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Copper toxicity risk from spreading distillery wash by-product on pasture

Low concentrations of copper in distillery by-products can in some circumstances be enough to cause copper toxicity in sheep when combined with copper supplements.

 

Over the last few years, there have been several cases of copper toxicity in sheep associated with spreading distillery by-product on pasture. The product spread is usually the liquid which remains after removal of the spirit – known as pot ale if distilled from malt barley, and spent wash when distilled from grain. This liquid has passed through copper stills during the distilling process and contains a low concentration of copper. Pot ale wash can be concentrated to form pot ale syrup, which can be included in cattle rations/feeds.

Contact with one distillery revealed that their waste was spread at a rate of 30,000 litres per hectare, with the most recent waste analysis measuring a copper content of 5.6mg/litre, however this level is likely to vary between batches and distilleries. Distilleries will sometime offer guidance on the length of time animals should be held off the pasture following application of the distillery by-product, to allow it to be absorbed into the soil. However, this will need to be adjusted for the species of livestock, previous copper supplementation and weather conditions. The absorption will vary depending on environmental conditions, with hard frost likely delaying absorption and heavy rain potentially concentrating the wash in lower lying areas of fields.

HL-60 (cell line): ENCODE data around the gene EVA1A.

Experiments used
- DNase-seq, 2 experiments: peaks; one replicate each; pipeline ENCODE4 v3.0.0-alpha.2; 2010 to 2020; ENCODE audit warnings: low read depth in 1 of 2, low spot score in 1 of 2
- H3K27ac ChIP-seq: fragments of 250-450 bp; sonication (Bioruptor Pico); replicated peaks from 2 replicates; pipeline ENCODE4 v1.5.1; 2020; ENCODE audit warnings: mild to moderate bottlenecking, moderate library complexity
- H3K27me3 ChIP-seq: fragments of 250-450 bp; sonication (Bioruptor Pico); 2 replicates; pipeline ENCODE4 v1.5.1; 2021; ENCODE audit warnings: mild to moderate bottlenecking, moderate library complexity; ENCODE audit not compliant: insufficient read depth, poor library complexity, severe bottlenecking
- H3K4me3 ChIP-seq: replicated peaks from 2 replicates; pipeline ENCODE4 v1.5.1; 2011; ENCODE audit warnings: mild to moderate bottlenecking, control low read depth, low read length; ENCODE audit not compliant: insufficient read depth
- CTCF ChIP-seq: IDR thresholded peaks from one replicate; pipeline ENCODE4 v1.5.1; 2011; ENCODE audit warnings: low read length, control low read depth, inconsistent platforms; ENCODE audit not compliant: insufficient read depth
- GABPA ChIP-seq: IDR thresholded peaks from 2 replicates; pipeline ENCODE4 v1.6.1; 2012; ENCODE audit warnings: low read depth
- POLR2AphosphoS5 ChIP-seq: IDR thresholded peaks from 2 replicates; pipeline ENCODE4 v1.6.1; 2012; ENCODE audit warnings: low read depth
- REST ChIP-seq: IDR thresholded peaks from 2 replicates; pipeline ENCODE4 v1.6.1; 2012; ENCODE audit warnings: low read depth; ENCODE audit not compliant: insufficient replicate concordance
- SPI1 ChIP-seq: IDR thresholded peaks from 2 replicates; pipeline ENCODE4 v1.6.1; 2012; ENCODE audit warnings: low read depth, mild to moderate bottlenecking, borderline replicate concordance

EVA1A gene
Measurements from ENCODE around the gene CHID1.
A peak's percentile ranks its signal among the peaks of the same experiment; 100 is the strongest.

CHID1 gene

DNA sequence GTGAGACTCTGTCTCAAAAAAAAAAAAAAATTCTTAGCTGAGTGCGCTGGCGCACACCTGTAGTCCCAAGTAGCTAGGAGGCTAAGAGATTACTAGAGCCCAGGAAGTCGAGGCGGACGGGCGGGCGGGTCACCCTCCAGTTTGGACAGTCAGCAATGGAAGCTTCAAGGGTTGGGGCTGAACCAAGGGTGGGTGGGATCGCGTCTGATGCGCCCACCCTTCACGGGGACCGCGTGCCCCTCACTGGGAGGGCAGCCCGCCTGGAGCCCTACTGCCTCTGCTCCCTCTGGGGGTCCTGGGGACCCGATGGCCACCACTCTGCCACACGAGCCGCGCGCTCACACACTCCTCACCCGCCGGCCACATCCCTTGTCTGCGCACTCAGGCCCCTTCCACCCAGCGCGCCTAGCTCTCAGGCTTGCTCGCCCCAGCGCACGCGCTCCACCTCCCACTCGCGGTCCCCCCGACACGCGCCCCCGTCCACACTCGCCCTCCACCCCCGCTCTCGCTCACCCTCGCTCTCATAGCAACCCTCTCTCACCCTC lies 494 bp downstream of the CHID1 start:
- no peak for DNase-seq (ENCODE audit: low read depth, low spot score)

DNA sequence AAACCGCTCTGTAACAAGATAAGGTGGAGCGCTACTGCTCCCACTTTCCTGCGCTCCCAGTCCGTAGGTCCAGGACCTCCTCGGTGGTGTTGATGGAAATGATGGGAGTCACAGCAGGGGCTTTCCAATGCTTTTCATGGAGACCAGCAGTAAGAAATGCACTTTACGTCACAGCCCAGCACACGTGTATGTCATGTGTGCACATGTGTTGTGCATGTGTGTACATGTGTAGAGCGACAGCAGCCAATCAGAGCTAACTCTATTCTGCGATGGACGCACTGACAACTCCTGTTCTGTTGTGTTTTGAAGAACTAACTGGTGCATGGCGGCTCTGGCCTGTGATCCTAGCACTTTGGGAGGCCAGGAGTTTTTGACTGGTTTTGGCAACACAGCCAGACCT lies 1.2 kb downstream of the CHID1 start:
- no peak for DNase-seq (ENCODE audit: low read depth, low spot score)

In most cases where copper toxicity has followed the application of distillery waste, there have been additional sources of copper given to the sheep, typically mineral bolus or concentrate feeds. Levels of pasture molybdenum, as well as sulphur, zinc and iron, will affect the absorption of copper from the pasture in individual grazing animals. 

When clinical cases occur, it is thought that the increased pasture copper from the waste has served to push some animals ‘over the edge’ into liver necrosis and subsequent haemolytic crisis. Caution is advised when using copper supplementation in animals grazing fields where distillery by-products have been spread, especially with more susceptible breeds such as Texel, Suffolk and North Ronaldsay, including cross-breeds. 

Deficiency (detected via blood plasma copper analysis) should be confirmed prior to using copper supplementation.  Please note that plasma copper is a poor indicator of high liver copper levels, and where possible, either liver biopsy (sent to Nottingham University) or post-mortem liver samples should be used.


Posted by SRUC Veterinary Services on 14/01/2022

Tags: Metabolic Disorders
Categories: Sheep